In July this year, Sotheby’s will offer one of the greatest compositions by George Frederic Watts, ‘England’s Michelangelo’, to come to auction. A tour de force of dramatic power, Orpheus and Eurydice remained in Watts’ possession until his death in 1904 when it was inherited by his adopted daughter Lilian. The romantic subject matter may have been inspired by the emotions Watts was experiencing following the breakdown of his first marriage to the young actress Ellen Terry, resulting in their separation after only eleven months. The painting will be offered at Sotheby’s London sale of Victorian, Pre-Raphaelite & British Impressionist Art on 13 July with an estimate of £300,000-500,000.

Simon Toll, Sotheby’s Victorian Art Specialist, said: “Orpheus and Eurydice encapsulates everything that made Watts’ art so visionary and revolutionary in the 1860s – powerful drama, a sensual and expressive use of paint and rich colour and reverence for the work of the Italian Old Masters. This hauntingly beautiful vision of lost love is among a handful of his best-known pictures and the most important example of his art to be seen at auction in the last decade and a half. It is fitting that a picture of two lovers emerging from the shadows should itself reemerge into public view in the year that marks the two-hundred year anniversary of the artist’s birth.” The legend of Orpheus and Eurydice was popular in the 1860s at a time of revival for classical subject matter in British art. Rossetti, Burne-Jones, and Watts’ neighbour in Kensington, Leighton, produced their own visual interpretations of the moment when Orpheus, after journeying to the Underworld to lead Eurydice back to Earth, gives in to temptation to look at his wife despite the warning not to look back at her until they reached daylight. Watts was fascinated by the subject and made at least eight paintings of the two lovers, the earliest version in 1869, towards the end of a decade in which he had immersed himself in themes of abandonment, romantic disappointment and separation.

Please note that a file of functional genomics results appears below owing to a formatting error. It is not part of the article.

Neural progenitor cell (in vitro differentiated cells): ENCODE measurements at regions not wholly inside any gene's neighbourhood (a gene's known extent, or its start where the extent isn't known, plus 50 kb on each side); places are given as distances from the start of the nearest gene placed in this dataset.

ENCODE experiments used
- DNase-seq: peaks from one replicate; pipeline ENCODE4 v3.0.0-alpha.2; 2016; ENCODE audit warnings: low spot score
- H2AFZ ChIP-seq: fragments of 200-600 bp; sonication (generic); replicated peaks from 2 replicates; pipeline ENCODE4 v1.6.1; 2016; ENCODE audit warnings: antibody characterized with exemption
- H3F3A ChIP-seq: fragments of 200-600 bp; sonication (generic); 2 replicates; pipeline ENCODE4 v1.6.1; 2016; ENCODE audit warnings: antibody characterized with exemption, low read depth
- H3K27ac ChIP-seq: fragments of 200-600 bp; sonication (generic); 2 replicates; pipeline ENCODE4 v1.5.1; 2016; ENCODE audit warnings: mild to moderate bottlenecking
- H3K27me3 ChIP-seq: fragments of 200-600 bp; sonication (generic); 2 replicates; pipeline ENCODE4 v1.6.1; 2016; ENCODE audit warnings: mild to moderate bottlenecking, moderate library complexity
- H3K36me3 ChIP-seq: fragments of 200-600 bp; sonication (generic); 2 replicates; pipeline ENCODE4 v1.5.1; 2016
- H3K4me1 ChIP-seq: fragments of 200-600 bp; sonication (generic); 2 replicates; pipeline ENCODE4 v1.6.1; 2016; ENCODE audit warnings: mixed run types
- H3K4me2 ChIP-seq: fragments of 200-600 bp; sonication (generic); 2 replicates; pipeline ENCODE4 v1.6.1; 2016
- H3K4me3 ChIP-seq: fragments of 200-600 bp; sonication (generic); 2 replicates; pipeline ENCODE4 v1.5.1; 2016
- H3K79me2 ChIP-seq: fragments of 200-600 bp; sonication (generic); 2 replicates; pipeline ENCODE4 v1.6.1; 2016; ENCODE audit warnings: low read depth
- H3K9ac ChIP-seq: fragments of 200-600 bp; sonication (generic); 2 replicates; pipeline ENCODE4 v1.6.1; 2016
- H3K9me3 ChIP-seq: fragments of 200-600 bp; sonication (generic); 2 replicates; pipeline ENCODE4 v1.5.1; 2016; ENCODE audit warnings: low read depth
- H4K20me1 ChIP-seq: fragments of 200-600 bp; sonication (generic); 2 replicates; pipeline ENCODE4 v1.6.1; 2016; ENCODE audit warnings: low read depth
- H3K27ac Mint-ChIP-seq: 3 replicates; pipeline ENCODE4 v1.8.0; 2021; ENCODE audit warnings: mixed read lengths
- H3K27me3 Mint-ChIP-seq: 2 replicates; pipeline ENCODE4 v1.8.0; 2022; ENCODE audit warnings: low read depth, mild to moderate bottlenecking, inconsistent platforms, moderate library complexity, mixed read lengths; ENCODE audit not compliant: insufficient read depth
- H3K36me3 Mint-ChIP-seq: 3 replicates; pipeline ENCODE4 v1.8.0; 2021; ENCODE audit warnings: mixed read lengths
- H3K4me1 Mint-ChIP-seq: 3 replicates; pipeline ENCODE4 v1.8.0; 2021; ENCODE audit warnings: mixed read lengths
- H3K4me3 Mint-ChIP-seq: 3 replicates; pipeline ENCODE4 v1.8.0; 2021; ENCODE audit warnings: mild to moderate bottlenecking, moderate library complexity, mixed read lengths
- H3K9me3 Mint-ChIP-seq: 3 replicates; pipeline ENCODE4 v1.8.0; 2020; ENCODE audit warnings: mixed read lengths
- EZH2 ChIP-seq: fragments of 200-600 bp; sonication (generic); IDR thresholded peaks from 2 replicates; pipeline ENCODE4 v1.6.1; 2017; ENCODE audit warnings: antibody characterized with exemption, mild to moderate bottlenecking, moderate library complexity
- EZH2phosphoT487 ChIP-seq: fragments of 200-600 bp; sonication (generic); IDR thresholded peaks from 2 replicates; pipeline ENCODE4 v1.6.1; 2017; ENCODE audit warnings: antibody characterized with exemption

The version to be offered for sale is probably the culmination of the artist’s experiments with a horizontal format and half-length figures, painted circa 1870. After 1872, he used a vertical format of full-length figures, which arguably lessens the intimacy and intensity of the composition. Watts never ceased to be fascinated by the possibilities of the narrative and in the last years of his life he painted another version. Such an important picture in Watts’ oeuvre, Orpheus and Eurydice required a large number of sketches and drawings, a process in which he worked through the dynamic controposto of the figures, especially the stretch and turn of their necks. Whilst aspects of the painting echo the traditions of the Renaissance, particularly the colouring of Titian, others are wholly modern and anticipate the abstractions of the next century. A significant tenet of the new Classicism that emerged in the 1860s was that narrative should be conveyed by the artistic qualities of gesture, form and colour rather than in details and accessories requiring interpretation. In this version of the work, Orpheus is clothed in a swirling vortex of fiery red drapery, suggestive of the flames of his father Apollo the Sun-God, his tanned muscular body contrasting with the languid pallor of Eurydice. The insertion of a dead tree-trunk marks the boundary between the worlds of life and death, a device which heightens the heart-breaking moment when Orpheus turns to see his wife disappear into the darkness forever. Orpheus and Eurydice demonstrates the stylistic preoccupations of the new art movement of the 1860s, when fifth century Greek art was considered the fountainhead of beauty. Combining grandeur with naturalness, Phidias’ sculptures for the Parthenon were regarded as the most important treasures of the ancient world. The figures in the painting reveal close study of the Parthenon pediment figures in their drapery and anatomy.

One of the most remarkable men of the nineteenth century, Watts is perhaps now best-known for his magnificent sculpture Physical Energy in Kensington Gardens and for his large, imposing mythological, biblical and symbolist canvases. He also portrayed every great statesman, artist, poet, aristocrat and society beauty of his generation. Genuinely interested in the great issues of the day, he challenged the injustices of the world in his allegorical paintings. The most famous of all Watts’ paintings is Hope, a postcard of which Nelson Mandela kept in his prison-cell at Robin Island

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